was a situation
again not unlike the experience of the Afro-Surinamese. Stigmatization,
avoidance, and abhorrence were primarily directed at beggars and
vagrants with leprosy.41
There is some evidence of a cultural exchange of views on the relationship between food and leprosy between the Afro-Surinamese and
the British Indians. One British Indian leprosy sufferer remembered
the advice of family, friends, and family doctors to avoid spicy food as
well as fish, duck, and chicken butchered from the market.42 Another
British Indian sufferer who had converted to Islam
of health and disease, it also served to structure treatments. Balance helped to configure practices and treatments designed to reduce pain, improve posture and mobility, and promote health by strengthening or restoring bodily and emotional stability. Some therapies, such as yoga, meditation, herbalism and certain forms of massage, originated in Indian, Chinese and Islamic medical cultures that foregrounded the attainment of balance or harmony as a pathway to health.
Others, such as Pilates (pioneered by the
into the perspectives of patients that add weight to the views expressed
by doctors. In the words of Muhammad Noorul Islam Talukdar, who
worked in what he described as the ‘sleepy hollow’ of Bacup, a working-
class town in Lancashire:
There was a lot of deprivation but people were kind to their doctor.
Even in rough parts of town, there were no problems walking around in
middle of night. It possibly made the bond stronger.38
Edal Banatvala was also based in a working-class area. He came to
Britain in 1929 and became a GP in the East End of London, in Leyton
by the Salford
GP S. A. A. Gilani who by then was a trainer in general practice.101
More generally, the ODA provided South Asian GPs with access to
a parallel and informal system of professional development, which
brought general practitioners into contact with other doctors who had
migrated from the Indian subcontinent. Muhammad Noorul Islam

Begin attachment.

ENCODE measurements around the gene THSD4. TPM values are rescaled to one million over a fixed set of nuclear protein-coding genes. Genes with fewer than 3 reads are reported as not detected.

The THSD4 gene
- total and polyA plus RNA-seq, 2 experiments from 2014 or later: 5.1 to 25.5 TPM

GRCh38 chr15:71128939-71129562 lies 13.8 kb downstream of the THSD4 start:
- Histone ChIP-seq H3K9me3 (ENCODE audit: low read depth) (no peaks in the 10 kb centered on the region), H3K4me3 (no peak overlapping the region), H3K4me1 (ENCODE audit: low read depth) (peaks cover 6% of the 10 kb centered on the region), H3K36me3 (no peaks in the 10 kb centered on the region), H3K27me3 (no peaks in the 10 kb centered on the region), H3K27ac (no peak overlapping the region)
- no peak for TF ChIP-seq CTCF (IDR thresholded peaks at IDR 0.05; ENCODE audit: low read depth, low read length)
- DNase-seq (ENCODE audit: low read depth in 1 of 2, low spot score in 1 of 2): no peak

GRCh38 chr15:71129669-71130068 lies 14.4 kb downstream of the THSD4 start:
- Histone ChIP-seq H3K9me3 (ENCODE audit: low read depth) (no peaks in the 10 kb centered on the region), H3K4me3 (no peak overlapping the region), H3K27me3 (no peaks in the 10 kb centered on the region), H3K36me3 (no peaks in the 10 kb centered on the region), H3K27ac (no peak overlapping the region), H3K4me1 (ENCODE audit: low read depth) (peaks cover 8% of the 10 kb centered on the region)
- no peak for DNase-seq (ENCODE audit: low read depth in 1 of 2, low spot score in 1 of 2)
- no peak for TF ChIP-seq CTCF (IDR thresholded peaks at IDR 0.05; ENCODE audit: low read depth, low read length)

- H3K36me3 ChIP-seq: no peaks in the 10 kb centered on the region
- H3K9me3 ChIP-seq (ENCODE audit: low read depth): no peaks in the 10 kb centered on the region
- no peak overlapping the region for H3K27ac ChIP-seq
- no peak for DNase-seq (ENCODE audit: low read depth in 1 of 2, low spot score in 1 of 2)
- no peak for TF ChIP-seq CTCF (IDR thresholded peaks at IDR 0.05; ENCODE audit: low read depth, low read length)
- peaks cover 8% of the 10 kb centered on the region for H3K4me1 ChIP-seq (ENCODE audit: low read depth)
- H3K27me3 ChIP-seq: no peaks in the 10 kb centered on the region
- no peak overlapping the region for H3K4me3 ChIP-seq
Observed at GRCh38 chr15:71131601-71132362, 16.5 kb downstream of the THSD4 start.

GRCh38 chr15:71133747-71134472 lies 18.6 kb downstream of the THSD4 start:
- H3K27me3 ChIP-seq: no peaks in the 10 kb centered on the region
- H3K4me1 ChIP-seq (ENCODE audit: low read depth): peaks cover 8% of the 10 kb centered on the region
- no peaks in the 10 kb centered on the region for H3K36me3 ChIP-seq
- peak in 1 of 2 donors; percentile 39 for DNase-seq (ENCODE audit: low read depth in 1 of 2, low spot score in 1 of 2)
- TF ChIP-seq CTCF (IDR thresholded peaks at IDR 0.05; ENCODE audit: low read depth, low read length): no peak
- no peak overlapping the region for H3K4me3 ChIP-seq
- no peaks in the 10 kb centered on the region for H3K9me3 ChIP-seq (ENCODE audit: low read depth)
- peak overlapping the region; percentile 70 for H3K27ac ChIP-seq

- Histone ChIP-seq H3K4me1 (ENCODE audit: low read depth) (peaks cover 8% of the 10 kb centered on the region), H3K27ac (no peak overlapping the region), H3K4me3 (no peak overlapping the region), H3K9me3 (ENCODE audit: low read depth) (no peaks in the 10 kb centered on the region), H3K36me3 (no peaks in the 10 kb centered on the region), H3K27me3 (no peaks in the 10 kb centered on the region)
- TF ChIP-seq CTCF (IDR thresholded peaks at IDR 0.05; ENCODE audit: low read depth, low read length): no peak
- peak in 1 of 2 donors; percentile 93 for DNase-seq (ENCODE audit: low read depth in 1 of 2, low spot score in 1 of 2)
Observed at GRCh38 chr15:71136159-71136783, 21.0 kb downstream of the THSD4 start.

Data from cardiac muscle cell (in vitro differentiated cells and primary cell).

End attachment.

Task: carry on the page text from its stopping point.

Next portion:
Talukdar, a GP in Bacup in the north of England recalls that this filled
a gap in provision by providing training in a form that South Asian
doctors were comfortable with:
There was not a clear idea … about progression, of
.H. Haller, Eugenic: Hereditarian Attitudes in American Thought (New
Brunswick: Rutgers University Press, 1963), p. 120.
62 Rafter, White Trash, p. 17.
63 Kite, ‘The “Pineys”’, p. 10.
64 Fernald, ‘Care of the feeble-minded’, p. 388.
65 Stoddard, The Revolt against Civilization, p. 233.
66 Sanville, ‘Social legislation in the Keystone State’, p. 667.
67 N. Deutsch, Inventing America’s ‘Worst’ Family: Eugenics, Islam, and the Fall and
Rise of the Tribe of Ishmael (Berkeley, CA: University of California Press, 2009),
68 C.H. Robinson, ‘Toward curbing
The moron as an immoral sinner and an object of protection
Gerald V. O’Brien
best humans to breed.149 Like many eugenicists in both the United States
and Germany, Nietzschie believed that a new religious tradition would put
human breeding in the foreground as a primary human virtue.150
1 Sections of this chapter were previously published in G.V O’Brien and A. Molinari,
‘Religious metaphors as a justification for eugenic control: An historical analysis’,
in D. Schumm and M. Stoltzfus (eds.), Disability in Judaism, Christianity and
Islam: Sacred Texts, Historical Traditions and Social Analysis (New York: Palgrave
Macmillan, 2011), pp
Lourencao Van Kolck, had replied: ‘Really, autism is a rare
disease in our country’. Dr Chakraborty, Professor of
Psychiatry at the R. G. Kar Medical College of Calcutta had
apparently concurred that cases were also rare
in India, and Dr Mohammed Fakr el Islam, who practised widely in the
Middle East, had argued that ‘cases of infantile autism are
very few in this part of the world